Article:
14. elle says:

    @Mike

    I think your life demonstrates precisely the fundamental nature of introversion. Many people as you know confuse it with shyness and social awkwardness and it’s not that at all. We recently did Myers-Briggs assessments at my job and many of us were surprised at those who tested introvert vs. extroverts. I was no surprise – the way I am matches the conventional ideas about what an introvert is. I am shy as well as introverted. But many of the guys in our IT department are extroverts and nearly half of my small department is introverted. They were a surprise, because they are not shy or soft spoken like me. On the outside they may resemble extroverts, but they prefer solitary pursuits as well like reading, web surfing, and don’t like being the center of attention. But we’re all different. Even shy me, loves to dance my butt off at parties. In fact, I enjoy parties that are centered around shared activities as opposed to small talk.

  15. Mike says:

    I have a lifetime of professional experience in emergency services. I’ve been a cop, firefighter, EMT, search and rescue diver, among others, I have also been in the military and then as a civilian, volunteered to go to Afghanistan to help train during this war, for 4 years. I could be described as an extrovert by some descriptions. I get off work and I absolutely prefer the singular pursuits. I love solo activities, prefer the company of my dog to friends, built a house that was in the country where my closest neighbor was a quarter mile away on a desolate road and 500 feet off the road behind the woods. People could drive right by my house and never know I was there and I loved it that way.

    How can I explain this; this extreme difference in profession vs recreation in my socialization skills?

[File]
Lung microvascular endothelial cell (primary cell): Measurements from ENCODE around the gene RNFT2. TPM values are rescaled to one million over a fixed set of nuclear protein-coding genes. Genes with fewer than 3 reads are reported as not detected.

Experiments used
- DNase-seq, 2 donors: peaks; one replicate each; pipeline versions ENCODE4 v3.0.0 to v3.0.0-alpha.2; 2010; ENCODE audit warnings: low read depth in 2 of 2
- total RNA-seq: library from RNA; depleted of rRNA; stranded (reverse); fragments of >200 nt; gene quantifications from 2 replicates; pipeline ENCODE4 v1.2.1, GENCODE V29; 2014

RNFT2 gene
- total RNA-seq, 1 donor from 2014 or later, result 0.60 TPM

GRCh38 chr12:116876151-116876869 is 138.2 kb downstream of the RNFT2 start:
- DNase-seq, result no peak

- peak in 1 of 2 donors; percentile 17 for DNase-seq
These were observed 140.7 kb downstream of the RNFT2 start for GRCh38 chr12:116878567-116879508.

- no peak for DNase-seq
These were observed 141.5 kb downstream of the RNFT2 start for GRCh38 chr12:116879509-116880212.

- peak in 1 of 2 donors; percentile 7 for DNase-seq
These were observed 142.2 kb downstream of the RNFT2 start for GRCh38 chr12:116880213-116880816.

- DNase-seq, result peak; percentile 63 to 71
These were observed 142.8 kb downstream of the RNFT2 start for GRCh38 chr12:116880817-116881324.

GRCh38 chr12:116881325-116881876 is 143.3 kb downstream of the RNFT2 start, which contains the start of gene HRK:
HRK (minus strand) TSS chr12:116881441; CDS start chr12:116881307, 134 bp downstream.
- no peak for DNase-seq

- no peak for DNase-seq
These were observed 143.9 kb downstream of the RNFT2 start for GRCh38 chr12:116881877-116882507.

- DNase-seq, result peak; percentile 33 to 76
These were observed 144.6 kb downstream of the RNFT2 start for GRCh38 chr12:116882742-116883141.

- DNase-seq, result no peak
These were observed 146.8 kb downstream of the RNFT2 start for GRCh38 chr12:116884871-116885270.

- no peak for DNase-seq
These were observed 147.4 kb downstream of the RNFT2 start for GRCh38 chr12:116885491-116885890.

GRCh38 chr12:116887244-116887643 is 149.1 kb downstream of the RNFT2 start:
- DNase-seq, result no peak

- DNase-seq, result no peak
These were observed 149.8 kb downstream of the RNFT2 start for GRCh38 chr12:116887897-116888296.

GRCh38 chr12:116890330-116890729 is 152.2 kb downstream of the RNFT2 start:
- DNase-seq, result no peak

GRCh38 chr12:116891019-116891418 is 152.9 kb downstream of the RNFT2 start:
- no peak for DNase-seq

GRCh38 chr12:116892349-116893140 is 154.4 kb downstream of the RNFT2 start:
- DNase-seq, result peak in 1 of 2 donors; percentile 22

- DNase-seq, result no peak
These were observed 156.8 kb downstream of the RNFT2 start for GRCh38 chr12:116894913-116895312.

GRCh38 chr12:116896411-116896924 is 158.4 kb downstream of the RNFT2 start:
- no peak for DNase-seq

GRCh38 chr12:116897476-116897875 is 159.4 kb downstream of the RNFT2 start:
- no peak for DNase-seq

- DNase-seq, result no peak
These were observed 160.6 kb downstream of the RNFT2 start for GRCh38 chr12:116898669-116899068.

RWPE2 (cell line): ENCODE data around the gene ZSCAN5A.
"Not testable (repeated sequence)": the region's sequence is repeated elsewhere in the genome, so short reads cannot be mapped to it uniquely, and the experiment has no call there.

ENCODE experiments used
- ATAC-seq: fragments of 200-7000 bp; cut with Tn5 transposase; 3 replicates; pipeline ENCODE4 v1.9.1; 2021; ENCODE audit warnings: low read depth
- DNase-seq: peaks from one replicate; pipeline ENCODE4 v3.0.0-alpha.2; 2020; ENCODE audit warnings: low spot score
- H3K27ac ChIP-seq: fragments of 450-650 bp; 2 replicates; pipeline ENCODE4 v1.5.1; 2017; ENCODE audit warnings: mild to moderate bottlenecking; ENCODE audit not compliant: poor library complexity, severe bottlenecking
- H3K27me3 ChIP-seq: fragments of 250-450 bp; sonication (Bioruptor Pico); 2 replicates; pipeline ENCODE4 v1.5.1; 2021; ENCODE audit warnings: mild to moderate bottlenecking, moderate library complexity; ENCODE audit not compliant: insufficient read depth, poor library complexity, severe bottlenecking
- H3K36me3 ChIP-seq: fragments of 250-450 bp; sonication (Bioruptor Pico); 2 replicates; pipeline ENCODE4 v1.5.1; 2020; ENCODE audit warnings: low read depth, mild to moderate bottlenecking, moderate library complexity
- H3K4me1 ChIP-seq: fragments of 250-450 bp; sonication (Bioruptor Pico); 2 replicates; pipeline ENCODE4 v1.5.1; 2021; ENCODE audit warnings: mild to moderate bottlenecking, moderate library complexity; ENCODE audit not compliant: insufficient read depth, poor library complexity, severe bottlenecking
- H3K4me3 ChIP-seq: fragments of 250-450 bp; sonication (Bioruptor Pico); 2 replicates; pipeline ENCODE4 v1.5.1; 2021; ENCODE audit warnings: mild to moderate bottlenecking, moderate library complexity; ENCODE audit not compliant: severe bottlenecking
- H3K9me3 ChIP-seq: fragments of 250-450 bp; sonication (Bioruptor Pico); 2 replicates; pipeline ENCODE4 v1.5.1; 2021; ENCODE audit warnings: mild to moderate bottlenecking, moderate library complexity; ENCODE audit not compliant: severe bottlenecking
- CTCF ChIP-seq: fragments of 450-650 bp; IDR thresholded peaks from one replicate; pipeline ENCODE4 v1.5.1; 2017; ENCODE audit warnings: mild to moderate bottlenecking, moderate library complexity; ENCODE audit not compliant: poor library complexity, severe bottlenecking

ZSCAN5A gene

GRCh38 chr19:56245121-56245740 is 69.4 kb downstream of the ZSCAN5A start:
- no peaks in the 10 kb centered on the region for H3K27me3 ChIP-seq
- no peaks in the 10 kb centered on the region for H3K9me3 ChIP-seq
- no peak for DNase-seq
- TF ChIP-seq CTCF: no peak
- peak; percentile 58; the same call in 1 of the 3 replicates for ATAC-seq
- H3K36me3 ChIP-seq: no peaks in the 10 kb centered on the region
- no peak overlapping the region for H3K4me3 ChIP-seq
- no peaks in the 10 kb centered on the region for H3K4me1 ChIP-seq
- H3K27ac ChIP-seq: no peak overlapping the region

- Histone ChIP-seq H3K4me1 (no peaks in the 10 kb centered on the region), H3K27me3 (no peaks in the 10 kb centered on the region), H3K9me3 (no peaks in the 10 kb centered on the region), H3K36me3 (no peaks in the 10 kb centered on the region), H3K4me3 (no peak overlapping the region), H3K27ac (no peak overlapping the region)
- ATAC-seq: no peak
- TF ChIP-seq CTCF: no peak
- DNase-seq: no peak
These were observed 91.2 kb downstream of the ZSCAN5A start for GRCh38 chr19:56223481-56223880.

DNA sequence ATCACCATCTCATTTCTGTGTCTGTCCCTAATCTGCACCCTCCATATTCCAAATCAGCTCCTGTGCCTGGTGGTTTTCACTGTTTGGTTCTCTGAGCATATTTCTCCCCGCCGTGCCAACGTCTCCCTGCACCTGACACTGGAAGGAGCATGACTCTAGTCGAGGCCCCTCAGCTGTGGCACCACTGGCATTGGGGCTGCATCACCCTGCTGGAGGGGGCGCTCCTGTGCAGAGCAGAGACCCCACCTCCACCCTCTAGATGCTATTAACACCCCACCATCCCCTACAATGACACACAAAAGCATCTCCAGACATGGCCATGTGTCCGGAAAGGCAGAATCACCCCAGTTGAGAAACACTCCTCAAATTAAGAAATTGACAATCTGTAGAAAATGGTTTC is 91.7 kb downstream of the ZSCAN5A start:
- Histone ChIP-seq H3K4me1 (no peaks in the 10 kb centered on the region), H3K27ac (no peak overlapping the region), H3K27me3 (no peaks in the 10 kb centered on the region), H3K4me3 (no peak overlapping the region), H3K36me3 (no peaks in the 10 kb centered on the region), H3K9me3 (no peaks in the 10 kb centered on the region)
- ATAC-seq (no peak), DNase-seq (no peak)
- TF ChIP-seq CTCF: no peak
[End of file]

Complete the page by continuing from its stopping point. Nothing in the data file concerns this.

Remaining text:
My response to this is that, “I am an introvert that plays an extrovert in TV.” No, I am not an actor at all. I am, however, a creative. Drawing and painting as a child and now a professional photographer, journalist and one preferring to remain on the sidelines of history, all the while absolutely ready to step up to the plate when an emergency occurs or to get right in the middle of the action, wherever it takes me.
    Just thought I’d give another perspective…

  16. Maddi says:

    This is so good. Thank you so much. I’m a total introvet and I find it really hard. It is really hard to go to school and watch everyone else socializing where as I would rather watch. I have been critized and misjudged because of it and I wish others would try and see how I see the world. I think it is important for introverts to not lose sight of who they are. I have tried to be more extroverted and I saw people like that but I was mad at myself for not being true to myself. I am unique. I am an introvert.

  17. I’m very introverted but I have a lot of friends who say that’s a crazy statement because I can be the life of the party, and I’m great at networking. I’m a dj and performer and I love attention, as long as it’s within my control. What they don’t get is that it drains me to no end to be social & to network, and after I perform I go a week before I talk to ANYONE. And when I’m not performing, I dress down and look mousy because I mostly prefer to be left alone when not on stage.

    I think introverts can come off as extroverted when it’s necessary, but they cannot actually force themselves to become a true extrovert. An extrovert can appear introverted on a bad day, so it goes both ways. I guess what I’m saying is we slide up and down the scale, there are many shades of grey on the scale between both poles.

  18. Kathleen says:

    Interesting article, I am an introvert, have two children that are introverts, have a father that was an introvert but belong to a very large family of extroverts. BTW, the kids Dad, an extrovert, I guess they got lucky. I have been very successful in life and business because I can sit back and watch and not jump at everything like an extrovert.I hire people that think before they answer and examine before they react. Being an introvert means being able to play the scenario through your head and making it work before presenting the idea. I usually work in an environment of extroverts but my new company is made of a management team of introverts that are strong, focus, and respective of those in the environment.

  19. Deepti says:

    Hi, its a very useful article. would like to put forth a theory though, i wonder how many would agree with it, do you think a person can start of as an extrovert at the younger stages of life and move onto introversion?